The Slovenia Times

Emerging climate strategy an opportunity for change of course


Environment Ministry State Secretary Simon Zajc said that the strategy until 2050, which is being drawn up by the ministry, would be put forward to the National Assembly once adopted by the government.

Three scenarios are being set out; to cut greenhouse emissions by 80% compared to 1990 levels, to reduce them by 95% or carbon neutrality. "Once the draft strategy is ready, we'll have to decide which scenario to follow."

Zajc also noted the need for the broadest possible support in parliament: "The strategy will cover the period until 2050, which means for terms of several different governments. We need very board support because the strategy would have to be implemented very ambitiously."

Slovenia is feeling the consequences of climate change in the form of extreme events every year, but Zajc said that these would only increase in length and number.

As priorities he listed enhancing flood defences and more effective phasing of funds from the Climate Fund to channel them into technologies that would replace fossil fuels and plastic, and stimulate a shift in the mindset in construction.

Slovenia's climate change negotiator Zoran Kus said that the climate strategy could become Slovenia's biggest post-independence project. "But only if drawn up in such a way that we'll all identify with it and believe in it."

Kus suggested Slovenia should follow the example of Sweden and the Netherlands, which passed climate change legislation with concrete and binding goals.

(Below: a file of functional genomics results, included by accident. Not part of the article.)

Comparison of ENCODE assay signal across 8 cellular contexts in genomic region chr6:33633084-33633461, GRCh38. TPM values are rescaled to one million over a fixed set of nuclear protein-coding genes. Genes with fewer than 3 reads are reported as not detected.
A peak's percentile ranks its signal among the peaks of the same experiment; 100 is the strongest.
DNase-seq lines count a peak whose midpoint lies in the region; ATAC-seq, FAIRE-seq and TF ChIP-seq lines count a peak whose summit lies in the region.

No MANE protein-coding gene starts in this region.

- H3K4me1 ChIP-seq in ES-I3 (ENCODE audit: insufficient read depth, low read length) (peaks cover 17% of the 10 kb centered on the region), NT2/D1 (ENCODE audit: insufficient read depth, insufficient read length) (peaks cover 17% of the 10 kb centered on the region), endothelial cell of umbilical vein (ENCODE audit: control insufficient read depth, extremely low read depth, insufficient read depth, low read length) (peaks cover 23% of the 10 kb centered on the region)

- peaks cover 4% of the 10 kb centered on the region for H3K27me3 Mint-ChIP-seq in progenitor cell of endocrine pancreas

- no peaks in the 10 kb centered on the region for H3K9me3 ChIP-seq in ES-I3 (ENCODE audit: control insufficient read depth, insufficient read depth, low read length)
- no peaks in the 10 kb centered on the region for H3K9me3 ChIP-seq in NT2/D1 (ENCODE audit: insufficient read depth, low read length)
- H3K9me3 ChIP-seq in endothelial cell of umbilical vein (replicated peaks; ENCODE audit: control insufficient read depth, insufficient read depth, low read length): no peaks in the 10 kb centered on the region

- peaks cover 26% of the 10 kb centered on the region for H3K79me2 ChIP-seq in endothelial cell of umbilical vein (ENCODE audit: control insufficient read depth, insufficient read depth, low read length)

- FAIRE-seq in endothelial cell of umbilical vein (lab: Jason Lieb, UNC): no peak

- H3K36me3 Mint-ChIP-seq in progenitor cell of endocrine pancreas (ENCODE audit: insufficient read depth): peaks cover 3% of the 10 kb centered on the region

If Slovenia set very ambitious goals and committed to their implementation, the country could "set an example at home and internationally", said Gaja Brecelj, director of the environmental NGO Umanotera.

But she said that the government would have to play the key part. "It's where the state directs its finances that shows what development we've opted for," Brecelj said, calling for green budget and tax reform, green public procurement and putting an end to harmful subsidies.

Climate change expert Lučka Kajfež Bogataj listed technology, infrastructure and institutions as areas where change was needed. Slovenia had a lot of technological know-how, but the question was whether there was sufficient political stimulus.

"Slovenian infrastructure is not up to changed climate or cuts in greenhouse gas emissions," she said, regretting that Slovenia did not have an institution designated for climate change and that existing institutions were not linked horizontally enough.

She proposed introducing climate change as a course in schools and making it part of the matura secondary school-leaving exam. "Energy literacy is poor, adaptation literacy is poor. We have philosophers, sociologists, psychologists, but they aren't involved enough."

There was disagreement as to whether political will for action was strong enough with President Pahor asserting: "Political will is stronger than ever before", but Greenpeace Slovenia head Nina Štros begged to differ.

"I'd say that we are still at a level when politics is aware up to the point that it's doing things that appeal to it rather than those which are right. There's much more initiative from the private sector and the sector not directly regulated by the state," Štros said.

To illustrate she said that several thousand institutional investors pulled out more than US$6000bn from fossil fuels. "The money is waiting for other solutions but it needs stability and it will go where there's a sense that these are safe investments. The role of politics will be immense there."

The twenty speakers participating in the debate agreed that addressing climate change would call for cooperation between all sectors at all levels - national and local governments, individuals, private and public sectors.


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